The worst guide in the world

Being a good guide takes much more than being a good angler
dylan tomine
Photo: Cameron Karsten.

OK, I’m just going to come right out and say it: I sucked at guiding. Oh, my clients caught plenty of fish. But if I were a doctor, you might say I had a lousy bedside manner. Or what an old coach of mine often referred to as a “piss-poor attitude.” The fact is, I could never stop thinking about whether or not various clients deserved to catch fish just because they could afford to travel and stay at an expensive lodge. That, and I was frequently impatient. And sarcastic. And irritable. But enough about my good days. I guess I thought guiding was about fish, and it turns out it’s about people. No matter how dumb they might be.

I tried to be a nice guy. I would tell myself these people are on the trip of a lifetime, that they were too busy to learn how to actually fish, that blah, blah, blah. It’s not like I’m a completely unsympathetic person. For example, when a client described his long-anticipated fishing trip with a famous Florida tarpon guide and how he found himself unceremoniously deposited back at the dock at ten o’clock in the morning for blowing two shots at big fish, I was filled with sympathy. For the guide.

What does it mean to be a fishing guide? I can’t answer for anyone else, but this is what occurred to me about three weeks into my first season: If you take something that’s inherently fun to do with people you like, and do it with people you don’t like for money … well, you see where I’m going with this. Needless to say, I would have made an even lousier prostitute.

That thought haunted me through five summers. Especially while peeling the price stickers off thousands of dollars’ worth of brand-new, top-of-the-line rods and reels and—after loading backing, connecting lines, and tying leaders—handing it all back to some rich dentist from Akron while he told me all about what a great angler he was. Did he deserve the fish we would catch?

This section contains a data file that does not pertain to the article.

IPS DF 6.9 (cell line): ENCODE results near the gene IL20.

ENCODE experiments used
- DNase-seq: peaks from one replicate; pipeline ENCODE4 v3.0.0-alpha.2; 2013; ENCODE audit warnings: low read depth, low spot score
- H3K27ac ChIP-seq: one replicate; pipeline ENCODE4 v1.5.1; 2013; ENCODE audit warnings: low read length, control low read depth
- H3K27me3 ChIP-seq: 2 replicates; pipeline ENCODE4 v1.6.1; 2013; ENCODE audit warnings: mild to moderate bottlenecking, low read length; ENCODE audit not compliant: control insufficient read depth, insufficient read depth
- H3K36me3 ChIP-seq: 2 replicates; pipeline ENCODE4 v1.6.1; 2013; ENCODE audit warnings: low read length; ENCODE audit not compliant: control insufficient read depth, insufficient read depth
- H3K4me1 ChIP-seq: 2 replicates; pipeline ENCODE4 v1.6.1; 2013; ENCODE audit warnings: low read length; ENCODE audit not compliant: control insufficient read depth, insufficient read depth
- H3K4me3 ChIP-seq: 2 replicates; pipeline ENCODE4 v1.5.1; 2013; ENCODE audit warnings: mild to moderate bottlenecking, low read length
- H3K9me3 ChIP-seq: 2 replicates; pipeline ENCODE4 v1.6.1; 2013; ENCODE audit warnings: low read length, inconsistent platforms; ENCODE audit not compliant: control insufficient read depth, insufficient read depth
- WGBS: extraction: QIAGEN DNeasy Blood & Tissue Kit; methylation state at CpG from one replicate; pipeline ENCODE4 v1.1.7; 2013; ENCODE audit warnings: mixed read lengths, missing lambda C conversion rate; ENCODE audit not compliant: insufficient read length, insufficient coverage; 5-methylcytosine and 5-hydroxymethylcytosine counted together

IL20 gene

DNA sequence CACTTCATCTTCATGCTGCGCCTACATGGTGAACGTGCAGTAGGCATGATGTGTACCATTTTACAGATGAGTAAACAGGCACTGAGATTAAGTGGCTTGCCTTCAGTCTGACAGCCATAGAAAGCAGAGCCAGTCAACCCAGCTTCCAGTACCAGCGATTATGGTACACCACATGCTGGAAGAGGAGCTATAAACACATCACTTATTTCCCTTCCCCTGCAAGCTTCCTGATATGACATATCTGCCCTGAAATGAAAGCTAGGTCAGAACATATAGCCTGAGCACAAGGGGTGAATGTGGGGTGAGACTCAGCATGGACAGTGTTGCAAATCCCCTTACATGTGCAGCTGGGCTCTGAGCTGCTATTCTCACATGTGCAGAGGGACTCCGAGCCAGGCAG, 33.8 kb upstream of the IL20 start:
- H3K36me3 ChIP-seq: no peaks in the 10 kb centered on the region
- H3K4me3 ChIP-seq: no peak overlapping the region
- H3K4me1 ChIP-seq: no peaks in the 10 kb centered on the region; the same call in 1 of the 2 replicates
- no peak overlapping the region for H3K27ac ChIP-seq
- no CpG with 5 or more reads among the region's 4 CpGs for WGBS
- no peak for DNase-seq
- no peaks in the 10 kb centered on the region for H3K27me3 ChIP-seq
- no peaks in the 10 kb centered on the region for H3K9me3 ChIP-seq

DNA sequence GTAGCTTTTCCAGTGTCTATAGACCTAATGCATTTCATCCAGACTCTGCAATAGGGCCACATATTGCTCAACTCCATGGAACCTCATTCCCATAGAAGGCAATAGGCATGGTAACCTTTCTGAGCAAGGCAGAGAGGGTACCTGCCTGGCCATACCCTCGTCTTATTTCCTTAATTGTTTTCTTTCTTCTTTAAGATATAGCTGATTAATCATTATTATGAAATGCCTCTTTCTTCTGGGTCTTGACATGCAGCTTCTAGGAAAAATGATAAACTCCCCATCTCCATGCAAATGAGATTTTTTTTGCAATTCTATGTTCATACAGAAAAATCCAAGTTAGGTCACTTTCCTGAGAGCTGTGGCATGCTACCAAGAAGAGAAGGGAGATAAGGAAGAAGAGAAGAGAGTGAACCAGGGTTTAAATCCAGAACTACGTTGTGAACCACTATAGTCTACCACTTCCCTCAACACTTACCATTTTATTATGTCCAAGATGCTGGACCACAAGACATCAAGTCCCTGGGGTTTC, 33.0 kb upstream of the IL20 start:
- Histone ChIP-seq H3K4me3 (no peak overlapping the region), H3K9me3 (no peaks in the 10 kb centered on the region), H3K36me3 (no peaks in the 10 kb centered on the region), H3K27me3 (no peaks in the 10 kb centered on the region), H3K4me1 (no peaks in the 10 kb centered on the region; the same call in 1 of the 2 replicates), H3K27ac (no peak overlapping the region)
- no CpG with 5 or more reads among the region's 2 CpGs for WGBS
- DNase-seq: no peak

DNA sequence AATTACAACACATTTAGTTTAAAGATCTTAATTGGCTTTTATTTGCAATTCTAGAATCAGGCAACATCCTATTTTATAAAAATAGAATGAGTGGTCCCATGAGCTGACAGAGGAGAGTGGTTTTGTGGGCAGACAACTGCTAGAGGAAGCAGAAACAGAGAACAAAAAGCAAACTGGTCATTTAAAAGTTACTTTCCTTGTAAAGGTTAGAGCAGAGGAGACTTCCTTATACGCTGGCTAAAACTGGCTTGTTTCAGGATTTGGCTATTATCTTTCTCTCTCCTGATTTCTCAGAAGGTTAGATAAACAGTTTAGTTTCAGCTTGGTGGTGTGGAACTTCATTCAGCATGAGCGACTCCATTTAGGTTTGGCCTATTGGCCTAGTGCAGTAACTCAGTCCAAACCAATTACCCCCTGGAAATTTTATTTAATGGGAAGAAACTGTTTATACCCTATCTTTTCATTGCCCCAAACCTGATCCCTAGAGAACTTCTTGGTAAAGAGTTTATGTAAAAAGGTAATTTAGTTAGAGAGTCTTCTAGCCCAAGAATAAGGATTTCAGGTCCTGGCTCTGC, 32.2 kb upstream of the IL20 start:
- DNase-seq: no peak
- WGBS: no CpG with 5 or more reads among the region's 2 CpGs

Now, I don’t want to make prejudiced statements or generalize … OK, actually I do. What the hell. Here are a few things I learned: Doctors generally make the worst clients, followed by car dealers, and anyone from Texas. Women are the best clients—they actually listen—and will always outfish their expert husbands. Clients who really want to “whack a trophy” so they can “get it stuffed” always catch the biggest fish, no matter how hard you try to prevent it. Note to doctors, car dealers, Texans, expert husbands, and trophy whackers: I readily admit there are plenty of individual exceptions to the rules above, but if you’re seriously offended by this paragraph, you aren’t one of them.

Once, I had two doctors from Houston and a car dealer from Dallas and his wife as my foursome. Guess what happened? I spent an entire week staring at the back of the doctors’ heads, trying to determine if it was possible, through sheer concentration and mental telepathy, to make a person’s head explode. At the time, it seemed like a worthy research project.

The limit then was two king salmon per person for the week. By the end of the first day, they were limited out. This, despite numerous warnings from their guide before killing each client’s second fish that should they land a bigger fish at any time for the rest of the week, it would be released. Of course, three days later, one of the docs hooks an immense fish—the biggest I had ever seen from that river. A giant slab of chrome that would have weighed close to sixty pounds. To avoid the inevitable conflict, I spent the entire hour-long fight working to help the fish escape. But no such luck. When the fish finally came to shore, I was asked, cajoled, and pleaded with. I was offered money. I was even threatened with bodily harm. And you know what? I can’t even begin to describe the pleasure I felt when I twisted the hook loose and watched that fish swim away. Next day, the wife miraculously hooked one even larger, fought it with great efficiency, and happily released it without complaint.

What’s the point of the story? I don’t really know, other than it had to be a sign of something. Maybe that if all clients were women, I’d still be guiding? Or more likely that I was simply in the wrong line of work.